Tuesday, June 21, 2011

And By Golly We Have Goat Milk



Micah picked up the newest addition today. She is a Mini Alpine and she is so sweet. Not the least bit shy, unlike the other goats when we first brought them home. We are continuing with our Irish name theme for the goats and calling her Aisling. By the time Micah got her home and rigged up the milk stand, it was dark and I had to put the kids to bed, even though they really wanted to stay up and watch us milk her.




Micah, if you can't already tell, is a freaking genius! A genius I say! He somehow managed to create our very own hand milker using a syringe (without the needle) and tubing. The whole contraption cost $25 and once we got Aisling up on the stand and eating grain, it took less than a minute to extract the milk. Not bad for our first time eh?



Okay, okay, it's not a a lot. I'm thinking she nursed her kid right before Micah picked her up? Maybe? But it's more goat milk than we had this morning. So for these two college kids who are new to farming, we're pretty happy with ourselves.

I just pasteurized the milk and we are letting it completely chill in the fridge before drinking it (because there's nothing worse than warm milk), BUT I must say I am so happy that we were able to get any milk from her at all.

I think this is a good step in our sustainable living quest. Now if I could just get rid of the snakes and mice, I'd be one happy camper.

5 comments:

  1. Awesome!! I had been anti-dairy goat, but this kind of makes me think it might be a go if we can find a quick and easy way to milk it! Yay for you!

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  2. Woo Hoo! She's pretty & I'm happy she's tame & sweet....I bet your kiddos were thrilled!! I've seen a milker like yours, very clever. One thing to keep in mind...milkers like that, the Maggidans milker & the Udderly EZ (what I have) do not completly empty the udder, so for optimum milk production, use your handy, clever milker (wish I could invent things like that!) then massage her udder a bit & finish milking her out by hand. Fully emptying her will signal her body to produce more milk than the time before... Careful not to pull down like you see them do with cows, you can damage the udder tissue, or worse, pull some of it out through the teat!! Since she's not nursing kids anymore be sure to use a teat dip after milking (homemade recipe is on Fiasco Farms website) to prevent bacteria from entering the open orifice (baby goat spit is natually acidic & seals up the teats naturally).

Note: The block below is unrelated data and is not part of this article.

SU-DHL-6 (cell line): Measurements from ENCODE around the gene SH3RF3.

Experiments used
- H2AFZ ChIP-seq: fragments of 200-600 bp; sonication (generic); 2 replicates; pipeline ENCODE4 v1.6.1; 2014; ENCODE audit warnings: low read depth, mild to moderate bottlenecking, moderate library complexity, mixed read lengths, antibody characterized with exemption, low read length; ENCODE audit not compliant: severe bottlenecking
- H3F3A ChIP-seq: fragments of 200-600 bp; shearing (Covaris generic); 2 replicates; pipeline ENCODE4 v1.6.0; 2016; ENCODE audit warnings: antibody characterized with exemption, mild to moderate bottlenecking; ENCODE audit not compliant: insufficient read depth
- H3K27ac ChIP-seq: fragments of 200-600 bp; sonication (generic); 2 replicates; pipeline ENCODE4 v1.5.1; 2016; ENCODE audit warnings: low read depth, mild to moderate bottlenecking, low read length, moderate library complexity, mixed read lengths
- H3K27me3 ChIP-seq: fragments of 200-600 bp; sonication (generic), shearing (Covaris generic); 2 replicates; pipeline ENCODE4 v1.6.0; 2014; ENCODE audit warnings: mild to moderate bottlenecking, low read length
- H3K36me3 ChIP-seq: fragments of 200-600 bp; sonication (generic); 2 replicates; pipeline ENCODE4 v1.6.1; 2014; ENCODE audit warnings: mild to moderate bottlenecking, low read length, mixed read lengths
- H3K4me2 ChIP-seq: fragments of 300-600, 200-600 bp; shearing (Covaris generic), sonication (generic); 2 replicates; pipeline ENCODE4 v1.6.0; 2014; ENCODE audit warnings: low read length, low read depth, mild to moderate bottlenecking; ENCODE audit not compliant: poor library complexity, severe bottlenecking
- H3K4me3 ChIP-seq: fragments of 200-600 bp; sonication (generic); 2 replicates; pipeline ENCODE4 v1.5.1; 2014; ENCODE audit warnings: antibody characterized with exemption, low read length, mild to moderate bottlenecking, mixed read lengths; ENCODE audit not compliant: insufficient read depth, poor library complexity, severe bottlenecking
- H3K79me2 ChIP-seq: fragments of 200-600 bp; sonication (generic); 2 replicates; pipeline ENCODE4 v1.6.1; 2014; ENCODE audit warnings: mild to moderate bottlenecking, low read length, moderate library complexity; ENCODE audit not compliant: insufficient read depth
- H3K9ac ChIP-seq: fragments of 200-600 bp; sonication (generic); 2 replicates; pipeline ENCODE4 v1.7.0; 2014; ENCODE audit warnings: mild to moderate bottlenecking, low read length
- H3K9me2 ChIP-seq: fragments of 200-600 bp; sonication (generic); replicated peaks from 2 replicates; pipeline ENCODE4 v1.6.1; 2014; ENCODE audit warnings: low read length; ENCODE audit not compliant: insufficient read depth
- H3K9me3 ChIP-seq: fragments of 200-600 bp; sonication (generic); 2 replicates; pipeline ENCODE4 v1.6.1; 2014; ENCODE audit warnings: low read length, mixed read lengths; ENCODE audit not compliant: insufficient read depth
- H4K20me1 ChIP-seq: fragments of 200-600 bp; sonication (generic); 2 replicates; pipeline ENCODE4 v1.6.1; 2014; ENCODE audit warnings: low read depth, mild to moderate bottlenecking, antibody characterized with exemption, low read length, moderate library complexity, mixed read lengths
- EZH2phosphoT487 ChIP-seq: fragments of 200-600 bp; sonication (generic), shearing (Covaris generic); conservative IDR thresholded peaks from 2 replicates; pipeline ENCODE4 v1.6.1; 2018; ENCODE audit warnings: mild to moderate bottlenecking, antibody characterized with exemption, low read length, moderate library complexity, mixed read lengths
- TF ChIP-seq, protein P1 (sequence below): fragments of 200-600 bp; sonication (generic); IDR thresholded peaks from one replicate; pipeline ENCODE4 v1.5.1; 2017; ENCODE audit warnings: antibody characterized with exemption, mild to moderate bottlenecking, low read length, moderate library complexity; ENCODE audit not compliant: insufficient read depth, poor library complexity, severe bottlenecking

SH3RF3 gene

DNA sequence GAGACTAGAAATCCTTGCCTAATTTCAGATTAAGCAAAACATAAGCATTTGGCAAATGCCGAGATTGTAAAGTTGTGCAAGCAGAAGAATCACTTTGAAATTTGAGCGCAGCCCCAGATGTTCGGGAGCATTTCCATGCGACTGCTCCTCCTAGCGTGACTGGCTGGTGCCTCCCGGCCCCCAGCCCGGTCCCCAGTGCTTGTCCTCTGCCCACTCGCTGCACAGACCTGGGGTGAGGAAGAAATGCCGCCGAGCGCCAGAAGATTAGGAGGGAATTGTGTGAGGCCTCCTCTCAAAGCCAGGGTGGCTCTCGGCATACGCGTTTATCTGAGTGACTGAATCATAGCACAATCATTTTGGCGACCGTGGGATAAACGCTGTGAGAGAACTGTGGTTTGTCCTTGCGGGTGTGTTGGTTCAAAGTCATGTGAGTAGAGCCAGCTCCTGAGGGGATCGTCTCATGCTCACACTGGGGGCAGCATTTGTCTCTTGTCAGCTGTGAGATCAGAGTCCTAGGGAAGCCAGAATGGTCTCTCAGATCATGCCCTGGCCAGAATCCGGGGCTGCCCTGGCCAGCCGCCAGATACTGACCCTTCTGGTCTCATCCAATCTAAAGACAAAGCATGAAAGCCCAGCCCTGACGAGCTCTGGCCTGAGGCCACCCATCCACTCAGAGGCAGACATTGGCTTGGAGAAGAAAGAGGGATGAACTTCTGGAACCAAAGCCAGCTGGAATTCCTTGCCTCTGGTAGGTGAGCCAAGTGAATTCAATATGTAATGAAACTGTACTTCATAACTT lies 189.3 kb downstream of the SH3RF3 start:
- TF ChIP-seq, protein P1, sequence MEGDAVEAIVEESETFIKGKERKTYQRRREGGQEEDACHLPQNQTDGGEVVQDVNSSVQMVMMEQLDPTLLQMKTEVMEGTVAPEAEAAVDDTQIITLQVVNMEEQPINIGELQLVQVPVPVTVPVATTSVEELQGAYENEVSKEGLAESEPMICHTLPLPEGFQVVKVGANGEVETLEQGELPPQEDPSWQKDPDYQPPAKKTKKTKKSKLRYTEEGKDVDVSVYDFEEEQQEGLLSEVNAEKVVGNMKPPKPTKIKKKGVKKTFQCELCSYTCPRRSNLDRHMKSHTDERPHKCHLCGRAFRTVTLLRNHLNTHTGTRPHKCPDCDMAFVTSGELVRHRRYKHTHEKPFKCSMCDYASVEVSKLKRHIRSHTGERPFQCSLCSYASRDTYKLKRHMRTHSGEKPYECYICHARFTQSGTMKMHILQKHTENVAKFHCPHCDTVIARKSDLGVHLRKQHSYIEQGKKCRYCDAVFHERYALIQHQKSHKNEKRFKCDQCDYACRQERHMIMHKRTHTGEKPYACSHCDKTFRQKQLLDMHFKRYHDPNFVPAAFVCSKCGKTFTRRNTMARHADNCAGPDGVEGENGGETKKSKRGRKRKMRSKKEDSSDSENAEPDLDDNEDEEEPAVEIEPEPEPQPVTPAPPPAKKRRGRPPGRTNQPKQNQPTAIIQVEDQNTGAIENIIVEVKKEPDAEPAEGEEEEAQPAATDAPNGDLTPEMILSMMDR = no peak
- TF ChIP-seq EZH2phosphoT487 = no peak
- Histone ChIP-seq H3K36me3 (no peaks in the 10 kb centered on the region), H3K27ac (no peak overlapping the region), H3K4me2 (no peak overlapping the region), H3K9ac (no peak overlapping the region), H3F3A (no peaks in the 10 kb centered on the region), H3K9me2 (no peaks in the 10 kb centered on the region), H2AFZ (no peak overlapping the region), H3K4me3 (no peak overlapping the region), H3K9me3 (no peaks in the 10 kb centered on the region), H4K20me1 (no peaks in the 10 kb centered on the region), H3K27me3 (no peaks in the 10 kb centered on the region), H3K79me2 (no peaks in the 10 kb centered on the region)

Don't be discouraged on the milk amount. Stress drops production & it can take a week on a regular schedule to get her up to par again. Lots & lots of alfafa pellets or hay & in no time you'll be enjoying homemade cheeses & yogurt! Milk production is based on demand. I've had lots of luck moving a low producer on to 3x's a day milking for a week & fuel her up on alfalfa to bump production...Did this with my mini Alpine & we went from a 4lb a day milk average to her current average which is almost 6.5lbs per day.....we now milk her twice a day & she still averages a hair more than 1/2 a gallon.

    I love her name!

    Oh BTW- Let me know how the milk taste after pasteurizing. We drink raw milk.... I milk, bring in as quickly as possible, filter with my Hoeggers mini strainer & place in the freezer (the quicker you get it chilled, the better it taste & the longer it stores). For 1/2 gallon jars I leave in the freezer for at least 2 hours before placing in the coldest part of my fridge....Milk keeps a fresh flavor for about 2-3 weeks this way.

    Anywho..... I've tried pasteurizing (after filtering of course) at 165° for 15 seconds in a sterilized, SS pan, then rapidly chilled. Tasted goaty & "cooked".....even had an "off" smell.....Tried the lower temp method of holding milk at 140° (or was it 145°?) for an hour, rapidly chilled & got the same results :-(

    I've tried store bought pasteurized goat's milk & hated it too....So I'm curious if there is a secret trick to getting good tasting pasteurized goat's milk that I haven't figured out?? I know lots of goat folks who pasteurize & love the milk, so I'm certain I've done something wrong when I tried to pasteurize!!! We prefer it raw & don't need or want to pasteurize it, but for my nephew who isn't a year old yet, we pasteurize it....he likes it, but I surely don't...lol

    Best of luck, can't wait to see more pics after she's settled in :-)

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  3. Crystal, THANK YOU for all the tips. I really appreciate it. :) Yes, the milk did taste a little burnt after I pasteurized it. I thought about not and it might be the way we go. We'll just have to continue buying cow milk from the store for my toddler. :)

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  4. Crystal, we normally drink it raw too, which I think is fantastic. The commercial stuff tastes the way my goats smell, which I'm not exactly a fan of. No wonder so many people have an aversion to goat's milk. I have pasteurized at 145 deg for 30 minutes for some cheeses and it didn't seem to affect the flavor too much, but I hate wasting so much time so I try not to pasteurize whenever possible.

    And I totally have to second you on the milker as well. My goats actually hate it. H-A-T-E it so we only hand milk now. We get a much larger amount that way and it really doesn't take that much longer.

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